Since early October, I’ve been teaching an e-course on sewing with knit fabrics. It’s my first time teaching in this format, and it’s been exciting and challenging and tons of work and super exciting to meet all the folks involved. I loved the format and the interaction, and am already thinking of ways to improve the whole experience and make it even more robust and fulfilling and inspiring–there is so much more to explore on the topic, but only so much time to fit it all in! That course comes to an end this week, which means that as I take a break from online teaching, I’m already gearing up to teach my next virtual class: Crafty Business Basics.
This one is a topic that is near and dear to my heart. When I began my design business in 2006, I had no business background and no business degree and no business experience beyond the basic retail experience that so many of us share. I was, if only I’d known it then, vastly underqualified to own a company and run a business. I have been extraordinarily fortunate over these past five years, though, to have worked in some intense environments, with some amazing individuals, to have been mentored and supported and encouraged and coached, to have had some dismal, flaming failures and some blistering successes, and to have learned so, so much along the way. It’s been painful and humiliating and exhilarating and hysterical all in turns, and it’s been the most fun I have ever had. Making money with my own talent and ideas and sweat has been the most rewarding work I have ever done, and seeing others find work they love makes me feel joyful every single time.
I get questions from nearly half of my students in my sewing classes about how to start their own business. Some of them seem almost apologetic about their desire to be cottage industries, and I tell them that there is room out there for everyone, and for all of our creative ideas. It’s a big pie, and we each can have a piece and there will still be plenty left for others, even in this tough economy. But knowing what your goals are, knowing what it is you hope to achieve and how to best go about getting that, knowing where to start and when to stop, who to ask and what to avoid, those are all pitfalls that have derailed many a super talented individual. My step-father, an artist who works with steel, once said that he loves the work he does but hates the business. My mother, herself a small business owner for nearly 15 years, replied to him that of course! It’s always the business part that we hate–everyone loves the work, but it’s the business part of the business that takes it from hobby to career.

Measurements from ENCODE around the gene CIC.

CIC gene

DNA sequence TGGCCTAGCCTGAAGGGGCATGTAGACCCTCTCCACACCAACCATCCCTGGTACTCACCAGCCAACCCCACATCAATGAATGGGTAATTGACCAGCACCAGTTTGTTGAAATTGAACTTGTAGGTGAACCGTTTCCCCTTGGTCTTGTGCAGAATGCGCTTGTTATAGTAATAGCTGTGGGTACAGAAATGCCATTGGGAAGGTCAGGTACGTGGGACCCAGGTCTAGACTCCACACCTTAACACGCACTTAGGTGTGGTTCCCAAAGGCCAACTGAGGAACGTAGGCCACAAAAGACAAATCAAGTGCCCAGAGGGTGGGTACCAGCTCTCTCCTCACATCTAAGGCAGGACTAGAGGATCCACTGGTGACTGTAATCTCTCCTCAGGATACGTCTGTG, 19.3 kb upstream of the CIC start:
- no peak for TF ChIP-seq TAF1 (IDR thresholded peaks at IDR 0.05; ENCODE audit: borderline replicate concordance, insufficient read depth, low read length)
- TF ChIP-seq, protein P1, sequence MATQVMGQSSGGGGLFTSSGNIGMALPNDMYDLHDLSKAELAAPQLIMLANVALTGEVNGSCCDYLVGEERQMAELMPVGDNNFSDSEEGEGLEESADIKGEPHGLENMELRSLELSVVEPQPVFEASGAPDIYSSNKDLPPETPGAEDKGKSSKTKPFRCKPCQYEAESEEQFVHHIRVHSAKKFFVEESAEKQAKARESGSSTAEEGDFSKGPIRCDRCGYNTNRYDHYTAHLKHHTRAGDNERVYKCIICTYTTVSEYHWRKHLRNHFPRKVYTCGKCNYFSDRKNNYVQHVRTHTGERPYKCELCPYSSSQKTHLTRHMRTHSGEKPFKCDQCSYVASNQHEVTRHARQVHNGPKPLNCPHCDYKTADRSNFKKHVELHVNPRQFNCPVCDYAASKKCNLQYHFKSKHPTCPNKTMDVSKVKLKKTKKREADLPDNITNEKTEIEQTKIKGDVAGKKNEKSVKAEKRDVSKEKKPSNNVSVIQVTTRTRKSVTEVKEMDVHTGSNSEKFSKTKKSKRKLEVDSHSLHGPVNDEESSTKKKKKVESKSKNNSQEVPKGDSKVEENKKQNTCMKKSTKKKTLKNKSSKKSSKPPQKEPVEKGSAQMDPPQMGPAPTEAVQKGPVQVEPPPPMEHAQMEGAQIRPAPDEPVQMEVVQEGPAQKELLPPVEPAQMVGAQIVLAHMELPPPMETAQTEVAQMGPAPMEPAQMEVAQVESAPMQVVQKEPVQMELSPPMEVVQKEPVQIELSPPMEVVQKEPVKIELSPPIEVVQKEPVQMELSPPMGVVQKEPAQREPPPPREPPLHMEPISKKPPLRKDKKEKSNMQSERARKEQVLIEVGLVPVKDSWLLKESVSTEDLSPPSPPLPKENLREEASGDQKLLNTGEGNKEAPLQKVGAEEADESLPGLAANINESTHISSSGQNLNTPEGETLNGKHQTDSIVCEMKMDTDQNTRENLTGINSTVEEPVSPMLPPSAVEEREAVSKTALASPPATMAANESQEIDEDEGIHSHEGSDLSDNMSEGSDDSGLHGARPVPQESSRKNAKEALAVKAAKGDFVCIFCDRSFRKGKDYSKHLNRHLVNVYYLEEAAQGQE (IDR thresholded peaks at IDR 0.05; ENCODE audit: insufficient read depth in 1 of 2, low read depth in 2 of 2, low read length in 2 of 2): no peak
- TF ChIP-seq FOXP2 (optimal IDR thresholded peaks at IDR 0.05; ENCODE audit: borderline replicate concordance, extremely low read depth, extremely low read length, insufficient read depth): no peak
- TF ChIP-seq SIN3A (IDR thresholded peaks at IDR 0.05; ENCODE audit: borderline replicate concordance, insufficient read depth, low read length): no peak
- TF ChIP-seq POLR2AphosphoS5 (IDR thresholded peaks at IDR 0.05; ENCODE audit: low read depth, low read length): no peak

I want to help you decide if you are ready to make that move: from hobby to career. This class is put together as an overview and a review–like most of the projects I do, I tend to look at things as useful whether you’re a beginner or someone with more experience, so I’ve written the content of the class both for folks who are considering starting an endeavor and those who are already business owners but who are looking for more support and details to help them make their business succeed.
We can all of us have a business of whatever size we choose–you can be a cottage industry working from your home while the baby naps, or you can take over the world and make your business a Fortune 500 company. The basic rules are the same, and through this class, I want to get you to a place where you feel confident and comfortable managing your business to the level that satisfies you.
I write primarily about sewing-based business, but I genuinely believe the content crosses all kinds of craft divides, and is applicable whether you sew, knit, or resell. I’m recommending it to the folks who have asked me for advice in starting their own sewing lounge or fabric shop, because the fundamentals of advertising and budgeting and licensing and the rest are universal to all of us.
Class starts November 15! Register here, and I’ll hope to “see” you there!